DaemonicSigil

Fast Takeoff in Biological Intelligence

Another objection is that improvements in biological intelligence will tend to feed into improvements in artificial intelligence. For example, maybe after a couple of generations of biological improvement, the modified humans will be able to design an AI that quickly FOOMs and overtakes the slow generation by generation biological progress.

(It seems likely that once you've picked the low hanging fruit like stuffing people's genomes as full of intelligence-linked genes as possible without giving them genetic diseases, it will be much easier to implement any new intelligence improvements you can think of in code, rather than in proteins. The human brain is a much more sophisticated starting point than any current AI programs, but is probably much harder to modify significantly.)

Tessellating Hills: a toy model for demons in imperfect search

That's very cool, thanks for making it. At first I was worried that this meant that my model didn't rely on selection effects. Then I tried a few different random seeds, and some, like 1725, didn't show demon-like behaviour. So I think we're still good.

Tessellating Hills: a toy model for demons in imperfect search

No regularization was used.

I also can't see any periodic oscillations when I zoom in on the graphs. I think the wobbles you are observing in the third phase are just a result of the random noise that is added to the gradient at each step.

Tessellating Hills: a toy model for demons in imperfect search

Thanks, and your summary is correct. You're also right that this is a pretty contrived model. I don't know exactly how common demons are in real life, and this doesn't really shed much light on that question. I mainly thought that it was interesting to see that demon formation was possible in a simple situation where one can understand everything that is going on.

Tessellating Hills: a toy model for demons in imperfect search

Thanks. I initially tried putting the code in a comment on this post, but it ended up being deleted as spam. It's now up on github: https://github.com/DaemonicSigil/tessellating-hills It isn't particularly readable, for which I apologize.

The initial vector has all components set to 0, and the charts show the evolution of these components over time. This is just for a particular run, there isn't any averaging. x0 gets its own chart, since it changes much more than the other components. If you want to know how the loss varies with time, you can just flip figure 1 upside down to get a pretty good proxy, since the splotch functions are of secondary importance compared to the -x0 term.

Tessellating Hills: a toy model for demons in imperfect search

Here is the code for people who want to reproduce these results, or just mess around:

```
import torch
import numpy as np
import matplotlib.pyplot as plt
DIMS = 16 # number of dimensions that xn has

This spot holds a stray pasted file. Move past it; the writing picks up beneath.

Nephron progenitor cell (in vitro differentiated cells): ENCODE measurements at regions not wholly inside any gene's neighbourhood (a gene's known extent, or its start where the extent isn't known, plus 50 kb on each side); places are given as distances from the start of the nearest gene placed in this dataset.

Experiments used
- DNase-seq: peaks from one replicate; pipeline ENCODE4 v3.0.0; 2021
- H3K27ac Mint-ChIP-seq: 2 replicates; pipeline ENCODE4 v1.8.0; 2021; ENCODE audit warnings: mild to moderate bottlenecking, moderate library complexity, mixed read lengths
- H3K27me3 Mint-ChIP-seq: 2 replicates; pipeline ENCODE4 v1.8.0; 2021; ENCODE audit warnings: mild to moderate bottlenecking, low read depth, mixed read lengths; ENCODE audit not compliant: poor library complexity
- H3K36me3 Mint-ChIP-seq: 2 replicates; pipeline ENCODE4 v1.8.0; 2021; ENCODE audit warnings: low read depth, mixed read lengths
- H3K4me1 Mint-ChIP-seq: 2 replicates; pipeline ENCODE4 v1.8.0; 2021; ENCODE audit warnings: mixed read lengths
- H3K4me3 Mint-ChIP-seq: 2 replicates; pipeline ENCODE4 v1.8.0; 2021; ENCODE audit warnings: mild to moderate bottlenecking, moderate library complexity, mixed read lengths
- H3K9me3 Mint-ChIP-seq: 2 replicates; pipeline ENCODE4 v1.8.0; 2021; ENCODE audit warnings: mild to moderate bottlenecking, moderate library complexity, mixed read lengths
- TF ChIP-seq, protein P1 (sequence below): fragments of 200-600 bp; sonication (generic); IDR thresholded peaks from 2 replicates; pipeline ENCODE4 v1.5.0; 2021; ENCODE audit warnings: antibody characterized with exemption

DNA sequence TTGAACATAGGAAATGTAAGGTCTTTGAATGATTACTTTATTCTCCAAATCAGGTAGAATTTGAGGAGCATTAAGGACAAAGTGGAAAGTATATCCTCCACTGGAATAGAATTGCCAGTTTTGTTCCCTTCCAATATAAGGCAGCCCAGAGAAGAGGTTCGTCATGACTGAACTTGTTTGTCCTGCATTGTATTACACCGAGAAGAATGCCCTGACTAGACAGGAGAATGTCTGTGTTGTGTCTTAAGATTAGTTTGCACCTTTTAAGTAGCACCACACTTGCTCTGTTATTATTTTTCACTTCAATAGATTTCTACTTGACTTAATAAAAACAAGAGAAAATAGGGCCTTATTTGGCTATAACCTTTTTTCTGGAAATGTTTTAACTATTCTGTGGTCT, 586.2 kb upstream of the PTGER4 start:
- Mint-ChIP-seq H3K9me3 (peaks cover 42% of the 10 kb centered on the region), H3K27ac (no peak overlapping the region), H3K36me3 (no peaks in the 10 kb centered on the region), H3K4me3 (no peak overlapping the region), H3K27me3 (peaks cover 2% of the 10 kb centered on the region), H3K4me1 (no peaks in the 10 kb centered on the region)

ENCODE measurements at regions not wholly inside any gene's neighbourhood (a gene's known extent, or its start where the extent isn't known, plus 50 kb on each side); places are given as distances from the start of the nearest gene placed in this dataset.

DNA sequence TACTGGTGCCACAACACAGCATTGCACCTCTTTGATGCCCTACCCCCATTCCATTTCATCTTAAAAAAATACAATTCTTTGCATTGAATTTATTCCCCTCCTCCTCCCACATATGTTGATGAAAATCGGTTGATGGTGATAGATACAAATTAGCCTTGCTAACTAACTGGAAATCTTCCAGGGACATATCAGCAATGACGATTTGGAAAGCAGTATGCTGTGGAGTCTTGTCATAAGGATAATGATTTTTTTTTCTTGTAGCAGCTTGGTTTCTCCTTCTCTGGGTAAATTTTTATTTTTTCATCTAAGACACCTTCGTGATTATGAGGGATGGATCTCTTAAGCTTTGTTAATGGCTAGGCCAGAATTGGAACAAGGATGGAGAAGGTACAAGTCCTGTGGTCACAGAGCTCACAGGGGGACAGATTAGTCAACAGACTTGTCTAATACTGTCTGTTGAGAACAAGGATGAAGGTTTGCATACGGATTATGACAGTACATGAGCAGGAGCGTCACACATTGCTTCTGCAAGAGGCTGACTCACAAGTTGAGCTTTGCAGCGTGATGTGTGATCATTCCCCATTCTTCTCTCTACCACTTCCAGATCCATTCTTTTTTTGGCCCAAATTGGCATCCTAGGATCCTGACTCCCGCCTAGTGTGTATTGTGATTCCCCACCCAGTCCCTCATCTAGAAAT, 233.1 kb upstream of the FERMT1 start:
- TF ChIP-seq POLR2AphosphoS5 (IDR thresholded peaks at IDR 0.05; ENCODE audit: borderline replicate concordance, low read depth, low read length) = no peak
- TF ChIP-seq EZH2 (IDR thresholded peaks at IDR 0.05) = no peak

WSUM = 5 # number of waves added together to make a splotch
EPSILON = 0.0025 # rate at which xn controlls splotch strength
TRAIN_TIME = 5000 # number of iterations to train for
LEARN_RATE = 0.2 # learning rate
torch.random.manual_seed(1729)
# knlist and k0list are integers, so the splotch functions are periodic
knlist = torch.randint(-2, 3, (DIMS, WSUM, DIMS)) # wavenumbers : list (controlling dim, wave id, k component)
k0list = torch.randint(-2, 3, (DIMS, WSUM)) # the x0 component of wavenumber : list (controlling dim, wave id)
slist = torch.randn((DIMS, WSUM)) # sin coefficients for a particular wave : list(controlling dim, wave id)
clist = torch.randn((DIMS, WSUM)) # cos coefficients for a particular wave : list (controlling dim, wave id)
# initialize x0, xn
x0 = torch.zeros(1, requires_grad=True)
xn = torch.zeros(DIMS, requires_grad=True)
# numpy arrays for plotting:
x0_hist = np.zeros((TRAIN_TIME,))
xn_hist = np.zeros((TRAIN_TIME, DIMS))
# train:
for t in range(TRAIN_TIME):
### model:
wavesum = torch.sum(knlist*xn, dim=2) + k0list*x0
splotch_n = torch.sum(
(slist*torch.sin(wavesum)) + (clist*torch.cos(wavesum)),
dim=1)
foreground_loss = EPSILON * torch.sum(xn * splotch_n)
loss = foreground_loss - x0
###
print(t)
loss.backward()
with torch.no_grad():
# constant step size gradient descent, with some noise thrown in
vlen = torch.sqrt(x0.grad*x0.grad + torch.sum(xn.grad*xn.grad))
x0 -= LEARN_RATE*(x0.grad/vlen + torch.randn(1)/np.sqrt(1.+DIMS))
xn -= LEARN_RATE*(xn.grad/vlen + torch.randn(DIMS)/np.sqrt(1.+DIMS))
x0.grad.zero_()
xn.grad.zero_()
x0_hist[t] = x0.detach().numpy()
xn_hist[t] = xn.detach().numpy()
plt.plot(x0_hist)
plt.xlabel('number of steps')
plt.ylabel('x0')
plt.show()
for d in range(DIMS):
plt.plot(xn_hist[:,d])
plt.xlabel('number of training steps')
plt.ylabel('xn')
plt.show()
```

How do you determine who gets the first 3? Maybe lsusr will be kind enough to provide a symmetry-breaking bit in the "extra" package. (It would only be fair, given that bots playing themselves are automatically given max score.) If not, and you have to do things the hard way, do you compare source code alphabetically, and favour X over Y on even rounds and Y over X on odd rounds?

Also, it may be a good idea to make the level of defection against outsiders depend on the round number. i.e. cooperate at first to maximize points, then after some number of rounds, when you're likely to be a larger proportion of the pool, switch to defecting to drive the remaining bots extinct more quickly.